cover image Dear John: Love and Loyalty in Wartime America

Dear John: Love and Loyalty in Wartime America

Susan L. Carruthers. Cambridge Univ., $29.95 (336p) ISBN 978-1-108-83077-5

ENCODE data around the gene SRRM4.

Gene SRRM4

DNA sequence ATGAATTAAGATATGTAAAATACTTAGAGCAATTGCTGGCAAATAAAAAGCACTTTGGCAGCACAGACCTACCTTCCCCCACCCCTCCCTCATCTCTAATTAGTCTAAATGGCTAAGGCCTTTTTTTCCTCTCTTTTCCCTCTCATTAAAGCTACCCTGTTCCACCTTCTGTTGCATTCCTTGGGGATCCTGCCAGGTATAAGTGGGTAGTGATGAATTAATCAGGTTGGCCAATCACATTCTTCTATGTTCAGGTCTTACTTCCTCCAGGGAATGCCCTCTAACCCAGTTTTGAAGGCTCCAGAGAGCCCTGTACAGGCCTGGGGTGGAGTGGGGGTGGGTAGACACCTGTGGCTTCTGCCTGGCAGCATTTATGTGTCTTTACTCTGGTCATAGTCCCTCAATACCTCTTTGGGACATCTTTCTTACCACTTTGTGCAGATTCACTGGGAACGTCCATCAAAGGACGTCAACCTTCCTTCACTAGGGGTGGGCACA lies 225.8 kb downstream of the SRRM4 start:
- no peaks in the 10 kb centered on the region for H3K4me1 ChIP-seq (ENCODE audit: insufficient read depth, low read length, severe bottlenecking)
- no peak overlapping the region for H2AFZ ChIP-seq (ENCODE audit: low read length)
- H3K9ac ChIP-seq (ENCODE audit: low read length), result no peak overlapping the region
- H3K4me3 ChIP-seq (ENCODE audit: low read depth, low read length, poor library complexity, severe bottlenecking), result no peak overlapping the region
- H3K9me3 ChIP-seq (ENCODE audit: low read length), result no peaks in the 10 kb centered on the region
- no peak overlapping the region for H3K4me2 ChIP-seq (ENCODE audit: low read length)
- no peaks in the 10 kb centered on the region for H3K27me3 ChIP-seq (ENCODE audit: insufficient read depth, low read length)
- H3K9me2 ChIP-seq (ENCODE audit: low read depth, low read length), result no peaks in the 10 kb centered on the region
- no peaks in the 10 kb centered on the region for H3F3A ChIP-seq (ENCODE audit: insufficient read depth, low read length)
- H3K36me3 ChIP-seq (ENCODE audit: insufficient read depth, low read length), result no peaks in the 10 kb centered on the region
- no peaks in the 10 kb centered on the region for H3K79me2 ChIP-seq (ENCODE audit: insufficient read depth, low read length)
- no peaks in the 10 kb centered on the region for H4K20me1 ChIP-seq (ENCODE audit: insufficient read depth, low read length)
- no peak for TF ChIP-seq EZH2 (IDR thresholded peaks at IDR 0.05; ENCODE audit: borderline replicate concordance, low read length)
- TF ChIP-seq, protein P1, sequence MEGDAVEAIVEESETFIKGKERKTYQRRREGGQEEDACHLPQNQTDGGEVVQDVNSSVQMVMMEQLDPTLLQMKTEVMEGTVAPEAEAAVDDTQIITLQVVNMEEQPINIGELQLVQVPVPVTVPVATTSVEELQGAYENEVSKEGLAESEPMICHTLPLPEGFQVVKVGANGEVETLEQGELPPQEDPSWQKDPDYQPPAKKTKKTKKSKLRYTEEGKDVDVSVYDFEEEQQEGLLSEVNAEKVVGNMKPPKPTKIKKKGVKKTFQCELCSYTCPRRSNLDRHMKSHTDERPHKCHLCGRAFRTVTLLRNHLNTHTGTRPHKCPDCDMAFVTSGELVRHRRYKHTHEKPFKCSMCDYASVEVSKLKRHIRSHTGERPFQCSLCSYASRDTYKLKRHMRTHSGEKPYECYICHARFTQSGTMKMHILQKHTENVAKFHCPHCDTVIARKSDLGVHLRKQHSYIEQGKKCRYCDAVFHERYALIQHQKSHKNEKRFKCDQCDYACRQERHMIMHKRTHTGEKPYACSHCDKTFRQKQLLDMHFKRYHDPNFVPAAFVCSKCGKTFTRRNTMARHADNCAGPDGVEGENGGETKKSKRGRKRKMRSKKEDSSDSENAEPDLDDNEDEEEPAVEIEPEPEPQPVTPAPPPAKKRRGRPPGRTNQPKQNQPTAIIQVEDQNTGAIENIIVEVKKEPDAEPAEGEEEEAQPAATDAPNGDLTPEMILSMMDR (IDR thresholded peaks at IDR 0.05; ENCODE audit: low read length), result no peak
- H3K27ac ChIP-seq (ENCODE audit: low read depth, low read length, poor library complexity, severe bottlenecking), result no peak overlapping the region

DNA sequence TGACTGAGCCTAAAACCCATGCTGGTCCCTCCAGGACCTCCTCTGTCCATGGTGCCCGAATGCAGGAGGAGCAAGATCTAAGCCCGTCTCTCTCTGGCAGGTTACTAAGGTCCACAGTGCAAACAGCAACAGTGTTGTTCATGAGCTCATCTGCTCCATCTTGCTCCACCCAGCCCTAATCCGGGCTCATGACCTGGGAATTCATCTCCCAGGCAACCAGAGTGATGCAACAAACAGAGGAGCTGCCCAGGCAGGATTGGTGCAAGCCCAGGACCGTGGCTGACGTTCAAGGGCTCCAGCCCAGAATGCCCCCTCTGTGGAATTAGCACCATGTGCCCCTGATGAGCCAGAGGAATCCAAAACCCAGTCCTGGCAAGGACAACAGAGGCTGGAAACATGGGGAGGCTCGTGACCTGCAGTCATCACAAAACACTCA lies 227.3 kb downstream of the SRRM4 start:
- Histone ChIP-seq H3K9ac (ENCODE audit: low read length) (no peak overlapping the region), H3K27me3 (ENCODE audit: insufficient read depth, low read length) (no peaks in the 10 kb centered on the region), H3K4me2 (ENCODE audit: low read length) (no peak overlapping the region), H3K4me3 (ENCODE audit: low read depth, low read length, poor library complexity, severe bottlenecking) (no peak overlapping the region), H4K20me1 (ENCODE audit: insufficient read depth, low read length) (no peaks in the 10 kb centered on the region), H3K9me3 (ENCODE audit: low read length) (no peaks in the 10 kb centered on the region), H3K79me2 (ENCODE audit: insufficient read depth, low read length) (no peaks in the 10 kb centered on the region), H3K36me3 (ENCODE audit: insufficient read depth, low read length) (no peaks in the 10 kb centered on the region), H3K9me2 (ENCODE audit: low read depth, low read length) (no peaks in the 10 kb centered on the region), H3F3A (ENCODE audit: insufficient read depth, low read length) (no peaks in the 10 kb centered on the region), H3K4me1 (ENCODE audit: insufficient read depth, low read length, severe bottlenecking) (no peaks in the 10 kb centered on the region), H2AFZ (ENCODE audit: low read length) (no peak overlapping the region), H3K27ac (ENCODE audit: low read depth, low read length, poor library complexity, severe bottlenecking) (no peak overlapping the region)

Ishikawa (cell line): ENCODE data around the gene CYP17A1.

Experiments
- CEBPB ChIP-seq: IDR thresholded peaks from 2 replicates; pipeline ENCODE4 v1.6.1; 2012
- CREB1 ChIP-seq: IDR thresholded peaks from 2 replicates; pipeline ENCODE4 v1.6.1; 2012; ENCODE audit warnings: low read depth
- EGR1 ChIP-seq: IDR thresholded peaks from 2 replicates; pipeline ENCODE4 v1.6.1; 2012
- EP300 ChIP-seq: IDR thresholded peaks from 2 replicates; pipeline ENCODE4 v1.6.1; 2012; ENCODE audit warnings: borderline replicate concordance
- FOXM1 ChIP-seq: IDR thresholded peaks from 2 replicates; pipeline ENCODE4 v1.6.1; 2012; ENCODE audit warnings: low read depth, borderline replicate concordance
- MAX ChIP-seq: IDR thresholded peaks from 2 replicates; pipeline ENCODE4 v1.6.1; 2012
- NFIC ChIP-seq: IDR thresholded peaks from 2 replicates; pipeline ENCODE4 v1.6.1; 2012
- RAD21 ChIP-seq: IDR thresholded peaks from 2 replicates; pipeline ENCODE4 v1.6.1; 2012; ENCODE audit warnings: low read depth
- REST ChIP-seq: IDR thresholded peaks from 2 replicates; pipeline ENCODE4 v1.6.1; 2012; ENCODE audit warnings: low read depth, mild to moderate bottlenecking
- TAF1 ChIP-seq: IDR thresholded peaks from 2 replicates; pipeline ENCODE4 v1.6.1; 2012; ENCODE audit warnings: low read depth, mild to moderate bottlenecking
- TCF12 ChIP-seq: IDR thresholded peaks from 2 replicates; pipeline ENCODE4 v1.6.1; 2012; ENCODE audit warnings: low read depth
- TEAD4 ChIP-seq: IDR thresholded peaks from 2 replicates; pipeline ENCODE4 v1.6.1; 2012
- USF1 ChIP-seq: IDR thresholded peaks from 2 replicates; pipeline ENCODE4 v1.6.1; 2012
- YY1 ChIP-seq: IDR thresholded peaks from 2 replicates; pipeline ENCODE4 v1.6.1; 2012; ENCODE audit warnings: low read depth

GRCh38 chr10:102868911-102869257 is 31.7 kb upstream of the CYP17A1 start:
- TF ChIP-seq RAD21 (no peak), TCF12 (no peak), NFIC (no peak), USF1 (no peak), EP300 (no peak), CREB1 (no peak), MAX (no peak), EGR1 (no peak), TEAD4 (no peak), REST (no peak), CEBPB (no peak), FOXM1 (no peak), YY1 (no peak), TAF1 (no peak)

University of Warwick historian Carruthers (The Good Occupation) delivers an eye-opening study of wartime romances and breakups. Drawing on soldiers’ oral histories, psychiatric reports, and popular culture, Carruthers discusses the origins and evolution of the “Dear John” letter in American military culture, the use of marriage to avoid the draft, and the development a “more avowedly ‘family friendly’ military” in the 1980s. Throughout, she highlights the “uneven terrain” between men and women; during WWII, civilian women were urged to “write right” because the content and frequency of their letters were considered critical to soldiers’ morale. Women also tended to be blamed for breakups and breakdowns, despite underlying factors that may have impacted their relationships, such as rushed engagements, domestic abuse, and mental health issues. Analyzing “Dear Jane” letters sent by soldiers to their girlfriends at home, Carruthers notes that a man’s receipt of a “Dear John” letter typically “generates social solicitude—along with the latitude to act out, exact revenge, or seek sexual compensation,” while “Dear Jane” recipients are not allowed the same situational ethics. Flashes of wit enliven Carruthers’s academic prose, and she makes a persuasive case that the culture of the “Dear John” letter has “helped make women, not war, the culprit for love’s breakdown under pressure.” This feminist study sheds new light on an age-old topic. (Jan.)